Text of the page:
Google currently uses the number of incoming links to a web page as a proxy for quality, determining where it appears in search results.
So pages that many other sites link to are ranked higher. This system has brought us the search engine as we know it today, but the downside is that websites full of misinformation can rise up the rankings, if enough people link to them, and if enough spammy optimisation firms work on promoting their keywords.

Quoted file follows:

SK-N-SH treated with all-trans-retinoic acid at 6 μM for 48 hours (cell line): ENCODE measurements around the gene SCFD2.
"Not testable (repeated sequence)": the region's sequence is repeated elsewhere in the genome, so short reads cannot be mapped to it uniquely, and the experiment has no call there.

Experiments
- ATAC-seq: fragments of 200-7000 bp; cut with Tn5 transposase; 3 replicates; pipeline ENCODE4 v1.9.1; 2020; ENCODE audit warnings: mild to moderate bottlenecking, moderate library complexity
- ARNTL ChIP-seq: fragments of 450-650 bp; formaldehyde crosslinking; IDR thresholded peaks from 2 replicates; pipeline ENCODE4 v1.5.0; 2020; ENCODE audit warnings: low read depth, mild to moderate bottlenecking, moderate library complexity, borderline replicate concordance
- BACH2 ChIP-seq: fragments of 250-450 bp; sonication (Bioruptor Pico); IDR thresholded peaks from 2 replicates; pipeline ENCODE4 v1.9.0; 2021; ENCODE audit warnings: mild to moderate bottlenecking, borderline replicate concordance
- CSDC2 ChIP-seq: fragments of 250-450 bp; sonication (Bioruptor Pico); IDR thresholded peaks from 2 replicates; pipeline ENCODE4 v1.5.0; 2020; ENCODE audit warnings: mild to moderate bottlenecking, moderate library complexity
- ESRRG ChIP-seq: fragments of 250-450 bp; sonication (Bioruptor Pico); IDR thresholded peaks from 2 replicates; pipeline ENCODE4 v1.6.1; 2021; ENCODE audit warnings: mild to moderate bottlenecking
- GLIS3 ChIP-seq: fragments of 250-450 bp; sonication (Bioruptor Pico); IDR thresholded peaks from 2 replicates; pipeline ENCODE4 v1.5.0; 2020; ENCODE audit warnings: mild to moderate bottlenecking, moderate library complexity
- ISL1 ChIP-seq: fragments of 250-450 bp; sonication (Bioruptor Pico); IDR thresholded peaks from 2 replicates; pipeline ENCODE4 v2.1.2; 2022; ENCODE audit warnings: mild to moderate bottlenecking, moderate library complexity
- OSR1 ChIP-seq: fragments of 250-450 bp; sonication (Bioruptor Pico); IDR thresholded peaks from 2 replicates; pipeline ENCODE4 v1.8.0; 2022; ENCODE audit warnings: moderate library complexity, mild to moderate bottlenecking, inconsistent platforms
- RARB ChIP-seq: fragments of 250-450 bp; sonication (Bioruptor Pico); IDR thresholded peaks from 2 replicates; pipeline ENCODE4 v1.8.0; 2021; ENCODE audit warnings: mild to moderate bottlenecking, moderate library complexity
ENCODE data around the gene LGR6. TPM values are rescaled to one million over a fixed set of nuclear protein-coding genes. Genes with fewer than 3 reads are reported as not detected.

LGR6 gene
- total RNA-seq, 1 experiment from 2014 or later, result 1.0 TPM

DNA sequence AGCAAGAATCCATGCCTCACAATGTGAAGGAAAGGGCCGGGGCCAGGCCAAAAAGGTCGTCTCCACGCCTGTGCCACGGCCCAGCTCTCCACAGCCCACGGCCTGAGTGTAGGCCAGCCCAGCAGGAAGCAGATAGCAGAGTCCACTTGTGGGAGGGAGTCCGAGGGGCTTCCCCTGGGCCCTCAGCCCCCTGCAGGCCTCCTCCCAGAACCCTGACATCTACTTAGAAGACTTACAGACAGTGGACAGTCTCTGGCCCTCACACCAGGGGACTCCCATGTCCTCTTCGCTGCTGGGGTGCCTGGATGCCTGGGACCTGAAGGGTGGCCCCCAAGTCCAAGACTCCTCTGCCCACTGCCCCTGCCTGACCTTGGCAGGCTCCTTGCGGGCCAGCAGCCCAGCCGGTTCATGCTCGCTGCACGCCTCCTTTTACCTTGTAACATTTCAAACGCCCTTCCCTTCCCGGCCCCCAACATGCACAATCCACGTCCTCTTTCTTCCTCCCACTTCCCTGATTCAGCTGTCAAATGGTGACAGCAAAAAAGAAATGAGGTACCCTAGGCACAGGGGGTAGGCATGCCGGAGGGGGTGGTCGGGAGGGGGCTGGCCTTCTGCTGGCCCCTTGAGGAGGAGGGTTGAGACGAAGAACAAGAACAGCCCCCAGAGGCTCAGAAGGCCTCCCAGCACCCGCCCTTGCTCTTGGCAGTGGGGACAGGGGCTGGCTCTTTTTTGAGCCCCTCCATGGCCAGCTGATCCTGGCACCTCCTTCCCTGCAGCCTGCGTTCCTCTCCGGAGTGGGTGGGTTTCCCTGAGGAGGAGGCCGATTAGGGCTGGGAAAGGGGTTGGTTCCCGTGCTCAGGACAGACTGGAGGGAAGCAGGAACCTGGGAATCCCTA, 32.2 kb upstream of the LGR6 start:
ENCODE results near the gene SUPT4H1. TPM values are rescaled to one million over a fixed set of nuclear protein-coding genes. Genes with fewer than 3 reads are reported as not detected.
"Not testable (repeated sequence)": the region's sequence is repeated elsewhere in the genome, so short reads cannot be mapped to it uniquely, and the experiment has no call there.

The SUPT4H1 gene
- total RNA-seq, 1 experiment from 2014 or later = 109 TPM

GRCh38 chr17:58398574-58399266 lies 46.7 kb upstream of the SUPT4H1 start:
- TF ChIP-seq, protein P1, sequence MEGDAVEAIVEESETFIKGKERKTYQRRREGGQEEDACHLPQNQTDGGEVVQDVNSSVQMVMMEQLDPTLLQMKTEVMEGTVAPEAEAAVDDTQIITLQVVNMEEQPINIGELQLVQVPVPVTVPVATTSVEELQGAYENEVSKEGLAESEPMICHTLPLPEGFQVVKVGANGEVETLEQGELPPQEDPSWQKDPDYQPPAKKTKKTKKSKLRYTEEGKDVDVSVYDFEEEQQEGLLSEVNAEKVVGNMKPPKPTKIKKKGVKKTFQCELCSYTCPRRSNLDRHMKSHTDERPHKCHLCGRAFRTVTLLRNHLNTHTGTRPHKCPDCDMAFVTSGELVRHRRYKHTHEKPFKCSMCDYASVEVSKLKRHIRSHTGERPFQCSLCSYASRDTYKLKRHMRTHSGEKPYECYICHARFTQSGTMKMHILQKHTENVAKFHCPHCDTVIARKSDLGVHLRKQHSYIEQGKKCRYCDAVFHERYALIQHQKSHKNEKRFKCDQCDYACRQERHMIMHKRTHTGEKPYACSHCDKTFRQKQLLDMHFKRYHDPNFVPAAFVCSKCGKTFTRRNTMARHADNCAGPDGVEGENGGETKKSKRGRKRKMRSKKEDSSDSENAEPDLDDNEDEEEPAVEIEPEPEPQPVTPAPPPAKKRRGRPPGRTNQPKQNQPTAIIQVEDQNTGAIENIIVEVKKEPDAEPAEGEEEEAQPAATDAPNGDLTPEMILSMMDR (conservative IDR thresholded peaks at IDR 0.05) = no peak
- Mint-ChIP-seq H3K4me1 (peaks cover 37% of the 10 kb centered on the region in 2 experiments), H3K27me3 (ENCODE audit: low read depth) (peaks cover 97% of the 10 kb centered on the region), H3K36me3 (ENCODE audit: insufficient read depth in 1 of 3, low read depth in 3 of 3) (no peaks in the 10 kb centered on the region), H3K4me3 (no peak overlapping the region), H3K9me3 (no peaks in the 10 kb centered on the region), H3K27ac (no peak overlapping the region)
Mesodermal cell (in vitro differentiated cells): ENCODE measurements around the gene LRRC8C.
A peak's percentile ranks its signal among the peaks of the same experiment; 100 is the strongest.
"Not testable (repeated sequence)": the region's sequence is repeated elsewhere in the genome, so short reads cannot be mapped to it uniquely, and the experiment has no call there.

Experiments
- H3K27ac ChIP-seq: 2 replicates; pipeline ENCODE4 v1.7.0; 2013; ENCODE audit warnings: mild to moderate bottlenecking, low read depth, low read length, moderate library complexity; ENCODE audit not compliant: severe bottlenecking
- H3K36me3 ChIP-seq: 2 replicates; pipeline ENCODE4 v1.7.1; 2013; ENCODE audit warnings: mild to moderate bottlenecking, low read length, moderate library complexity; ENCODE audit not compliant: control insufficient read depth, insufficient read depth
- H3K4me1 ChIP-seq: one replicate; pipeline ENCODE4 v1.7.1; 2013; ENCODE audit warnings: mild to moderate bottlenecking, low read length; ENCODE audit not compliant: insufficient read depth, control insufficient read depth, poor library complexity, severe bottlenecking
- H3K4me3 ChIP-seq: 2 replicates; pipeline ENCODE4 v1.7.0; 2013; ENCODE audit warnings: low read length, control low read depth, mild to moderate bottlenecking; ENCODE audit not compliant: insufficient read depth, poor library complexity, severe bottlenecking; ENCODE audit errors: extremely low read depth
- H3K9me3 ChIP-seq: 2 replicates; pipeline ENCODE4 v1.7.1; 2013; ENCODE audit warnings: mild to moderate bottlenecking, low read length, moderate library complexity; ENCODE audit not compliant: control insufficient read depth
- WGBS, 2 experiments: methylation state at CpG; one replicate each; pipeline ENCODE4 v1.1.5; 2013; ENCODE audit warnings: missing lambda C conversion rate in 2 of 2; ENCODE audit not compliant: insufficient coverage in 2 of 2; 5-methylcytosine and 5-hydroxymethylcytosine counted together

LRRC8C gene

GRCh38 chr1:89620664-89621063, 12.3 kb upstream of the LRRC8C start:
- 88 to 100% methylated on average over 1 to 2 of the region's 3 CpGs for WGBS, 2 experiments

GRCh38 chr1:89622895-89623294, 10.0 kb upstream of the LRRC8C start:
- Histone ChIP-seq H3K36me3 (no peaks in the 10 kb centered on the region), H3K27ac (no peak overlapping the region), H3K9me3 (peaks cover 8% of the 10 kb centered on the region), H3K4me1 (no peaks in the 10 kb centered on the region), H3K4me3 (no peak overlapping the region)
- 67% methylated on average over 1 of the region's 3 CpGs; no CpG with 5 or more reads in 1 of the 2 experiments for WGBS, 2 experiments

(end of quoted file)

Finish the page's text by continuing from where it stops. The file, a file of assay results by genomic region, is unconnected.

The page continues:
A Google research team is adapting that model to measure the trustworthiness of a page, rather than its reputation across the web. Instead of counting incoming links, the system – which is not yet live – counts the number of incorrect facts within a page.
It's probably going to explode when it reaches Wikipedia...
Read the whole story at New Scientist